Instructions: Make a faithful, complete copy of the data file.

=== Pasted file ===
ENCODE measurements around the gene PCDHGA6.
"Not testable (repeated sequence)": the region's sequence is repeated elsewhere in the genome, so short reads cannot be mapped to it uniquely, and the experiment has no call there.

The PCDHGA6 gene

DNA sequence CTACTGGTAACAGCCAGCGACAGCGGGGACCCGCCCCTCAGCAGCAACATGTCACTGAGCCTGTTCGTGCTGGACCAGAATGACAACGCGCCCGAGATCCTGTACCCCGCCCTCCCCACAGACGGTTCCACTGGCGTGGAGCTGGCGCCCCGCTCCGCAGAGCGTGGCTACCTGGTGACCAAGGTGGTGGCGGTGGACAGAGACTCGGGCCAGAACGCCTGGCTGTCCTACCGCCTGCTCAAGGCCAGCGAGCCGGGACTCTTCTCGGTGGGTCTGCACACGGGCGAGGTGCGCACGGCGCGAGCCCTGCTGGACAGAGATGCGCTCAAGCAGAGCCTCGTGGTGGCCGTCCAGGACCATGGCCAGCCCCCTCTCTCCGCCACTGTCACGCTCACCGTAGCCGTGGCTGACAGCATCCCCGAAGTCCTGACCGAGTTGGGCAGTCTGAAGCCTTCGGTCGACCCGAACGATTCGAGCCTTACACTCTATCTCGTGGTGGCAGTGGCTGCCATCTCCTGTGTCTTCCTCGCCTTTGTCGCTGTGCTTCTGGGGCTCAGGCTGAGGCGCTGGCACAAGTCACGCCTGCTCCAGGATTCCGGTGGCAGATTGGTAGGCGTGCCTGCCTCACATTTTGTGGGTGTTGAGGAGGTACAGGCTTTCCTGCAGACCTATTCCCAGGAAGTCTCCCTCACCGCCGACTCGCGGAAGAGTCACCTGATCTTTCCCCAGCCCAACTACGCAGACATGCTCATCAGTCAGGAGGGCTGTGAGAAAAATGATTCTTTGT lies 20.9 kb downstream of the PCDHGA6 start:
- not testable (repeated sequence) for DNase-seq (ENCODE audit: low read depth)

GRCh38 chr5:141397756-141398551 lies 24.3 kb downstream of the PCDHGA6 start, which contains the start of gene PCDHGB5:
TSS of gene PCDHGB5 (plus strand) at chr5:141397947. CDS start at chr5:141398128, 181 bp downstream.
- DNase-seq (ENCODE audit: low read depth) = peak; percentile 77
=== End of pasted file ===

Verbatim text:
ENCODE measurements around the gene PCDHGA6.
"Not testable (repeated sequence)": the region's sequence is repeated elsewhere in the genome, so short reads cannot be mapped to it uniquely, and the experiment has no call there.

The PCDHGA6 gene

DNA sequence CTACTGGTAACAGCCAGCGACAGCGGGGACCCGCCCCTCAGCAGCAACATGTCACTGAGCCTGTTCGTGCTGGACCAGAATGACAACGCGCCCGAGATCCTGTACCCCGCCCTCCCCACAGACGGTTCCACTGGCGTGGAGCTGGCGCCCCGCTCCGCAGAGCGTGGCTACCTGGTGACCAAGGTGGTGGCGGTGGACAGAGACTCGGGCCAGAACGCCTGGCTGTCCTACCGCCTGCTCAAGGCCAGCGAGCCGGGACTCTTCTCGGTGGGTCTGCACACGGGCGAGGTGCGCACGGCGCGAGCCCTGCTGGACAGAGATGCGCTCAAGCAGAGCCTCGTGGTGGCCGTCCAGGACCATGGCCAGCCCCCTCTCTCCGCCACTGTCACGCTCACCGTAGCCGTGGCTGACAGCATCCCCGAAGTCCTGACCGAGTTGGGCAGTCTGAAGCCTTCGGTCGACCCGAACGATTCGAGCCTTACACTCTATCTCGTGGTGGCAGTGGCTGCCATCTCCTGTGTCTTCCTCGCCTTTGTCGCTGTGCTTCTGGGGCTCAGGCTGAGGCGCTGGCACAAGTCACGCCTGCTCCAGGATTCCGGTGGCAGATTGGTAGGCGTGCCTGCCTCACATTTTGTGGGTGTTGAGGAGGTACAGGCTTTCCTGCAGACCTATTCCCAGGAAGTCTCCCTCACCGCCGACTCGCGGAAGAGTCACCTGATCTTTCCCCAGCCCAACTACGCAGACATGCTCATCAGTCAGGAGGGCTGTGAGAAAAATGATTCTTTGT lies 20.9 kb downstream of the PCDHGA6 start:
- not testable (repeated sequence) for DNase-seq (ENCODE audit: low read depth)

GRCh38 chr5:141397756-141398551 lies 24.3 kb downstream of the PCDHGA6 start, which contains the start of gene PCDHGB5:
TSS of gene PCDHGB5 (plus strand) at chr5:141397947. CDS start at chr5:141398128, 181 bp downstream.
- DNase-seq (ENCODE audit: low read depth) = peak; percentile 77